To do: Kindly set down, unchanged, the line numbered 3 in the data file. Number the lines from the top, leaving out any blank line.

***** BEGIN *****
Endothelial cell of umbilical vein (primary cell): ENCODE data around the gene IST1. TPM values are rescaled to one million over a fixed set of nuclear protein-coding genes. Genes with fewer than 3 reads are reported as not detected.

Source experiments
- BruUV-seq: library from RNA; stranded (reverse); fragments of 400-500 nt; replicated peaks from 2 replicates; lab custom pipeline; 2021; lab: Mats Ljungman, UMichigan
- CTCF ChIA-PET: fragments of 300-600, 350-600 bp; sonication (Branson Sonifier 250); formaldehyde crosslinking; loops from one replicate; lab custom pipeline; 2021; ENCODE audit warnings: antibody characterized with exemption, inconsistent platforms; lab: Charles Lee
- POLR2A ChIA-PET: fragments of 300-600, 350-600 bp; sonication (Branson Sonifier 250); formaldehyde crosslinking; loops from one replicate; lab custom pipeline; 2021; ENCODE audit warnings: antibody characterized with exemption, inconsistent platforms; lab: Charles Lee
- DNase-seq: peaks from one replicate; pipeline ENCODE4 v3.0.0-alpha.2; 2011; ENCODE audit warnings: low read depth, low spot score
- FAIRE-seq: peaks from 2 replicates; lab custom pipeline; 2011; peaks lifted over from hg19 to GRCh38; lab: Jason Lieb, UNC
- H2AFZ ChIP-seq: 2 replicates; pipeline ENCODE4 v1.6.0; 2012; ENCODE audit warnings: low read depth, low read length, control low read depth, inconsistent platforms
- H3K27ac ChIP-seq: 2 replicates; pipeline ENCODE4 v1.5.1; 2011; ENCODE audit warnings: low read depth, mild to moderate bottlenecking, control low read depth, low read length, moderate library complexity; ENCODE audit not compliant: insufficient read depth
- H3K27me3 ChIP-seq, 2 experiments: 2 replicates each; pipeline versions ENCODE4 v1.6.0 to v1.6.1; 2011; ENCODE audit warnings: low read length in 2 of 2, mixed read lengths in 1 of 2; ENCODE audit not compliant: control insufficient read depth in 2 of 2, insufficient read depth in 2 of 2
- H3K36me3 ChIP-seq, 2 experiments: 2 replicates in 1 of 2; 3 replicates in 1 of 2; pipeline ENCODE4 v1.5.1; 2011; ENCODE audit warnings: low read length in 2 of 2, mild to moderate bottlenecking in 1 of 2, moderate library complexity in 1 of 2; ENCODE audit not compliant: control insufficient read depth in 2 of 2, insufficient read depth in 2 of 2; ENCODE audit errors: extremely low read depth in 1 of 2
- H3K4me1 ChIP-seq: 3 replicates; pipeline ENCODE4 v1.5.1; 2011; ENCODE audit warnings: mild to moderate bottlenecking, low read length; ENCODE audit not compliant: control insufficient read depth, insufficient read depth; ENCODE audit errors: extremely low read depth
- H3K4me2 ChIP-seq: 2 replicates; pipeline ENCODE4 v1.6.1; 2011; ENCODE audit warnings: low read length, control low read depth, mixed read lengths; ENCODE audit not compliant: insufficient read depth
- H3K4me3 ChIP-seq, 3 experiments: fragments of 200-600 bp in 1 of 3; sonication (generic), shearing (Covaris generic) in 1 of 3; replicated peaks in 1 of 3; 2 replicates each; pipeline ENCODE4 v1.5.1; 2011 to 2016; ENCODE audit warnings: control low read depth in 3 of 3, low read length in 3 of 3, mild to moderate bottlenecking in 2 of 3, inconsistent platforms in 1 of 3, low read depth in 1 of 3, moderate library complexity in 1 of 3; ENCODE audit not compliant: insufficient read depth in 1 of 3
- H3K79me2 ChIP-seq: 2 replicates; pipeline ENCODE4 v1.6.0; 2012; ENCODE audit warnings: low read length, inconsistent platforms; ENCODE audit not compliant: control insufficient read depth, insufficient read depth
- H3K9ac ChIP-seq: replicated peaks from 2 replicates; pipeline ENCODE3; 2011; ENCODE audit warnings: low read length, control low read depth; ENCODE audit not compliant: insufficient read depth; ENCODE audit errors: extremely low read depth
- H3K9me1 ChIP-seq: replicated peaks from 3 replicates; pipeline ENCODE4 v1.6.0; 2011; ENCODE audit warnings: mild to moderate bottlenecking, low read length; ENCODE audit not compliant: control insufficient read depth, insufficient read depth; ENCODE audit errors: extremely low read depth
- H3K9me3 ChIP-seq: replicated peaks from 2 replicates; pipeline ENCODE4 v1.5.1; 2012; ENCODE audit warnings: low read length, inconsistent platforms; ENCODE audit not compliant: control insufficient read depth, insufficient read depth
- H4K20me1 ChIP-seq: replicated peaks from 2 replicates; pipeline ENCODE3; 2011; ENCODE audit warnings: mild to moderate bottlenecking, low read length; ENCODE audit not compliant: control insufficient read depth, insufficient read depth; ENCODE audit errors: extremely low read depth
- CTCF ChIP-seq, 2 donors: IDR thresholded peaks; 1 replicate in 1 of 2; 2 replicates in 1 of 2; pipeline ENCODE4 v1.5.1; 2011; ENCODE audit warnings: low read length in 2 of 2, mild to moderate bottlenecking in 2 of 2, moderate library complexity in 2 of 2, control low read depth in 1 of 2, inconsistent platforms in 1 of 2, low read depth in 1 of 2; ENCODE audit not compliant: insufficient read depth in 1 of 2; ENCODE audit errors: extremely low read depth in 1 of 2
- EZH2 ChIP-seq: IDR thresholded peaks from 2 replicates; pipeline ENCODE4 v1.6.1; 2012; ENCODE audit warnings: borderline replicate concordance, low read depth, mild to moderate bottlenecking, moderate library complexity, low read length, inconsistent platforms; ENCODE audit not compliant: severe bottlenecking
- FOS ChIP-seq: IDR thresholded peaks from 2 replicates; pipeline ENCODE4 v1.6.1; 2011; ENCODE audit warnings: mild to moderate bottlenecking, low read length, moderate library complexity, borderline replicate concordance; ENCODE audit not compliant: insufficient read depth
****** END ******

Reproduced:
- BruUV-seq: library from RNA; stranded (reverse); fragments of 400-500 nt; replicated peaks from 2 replicates; lab custom pipeline; 2021; lab: Mats Ljungman, UMichigan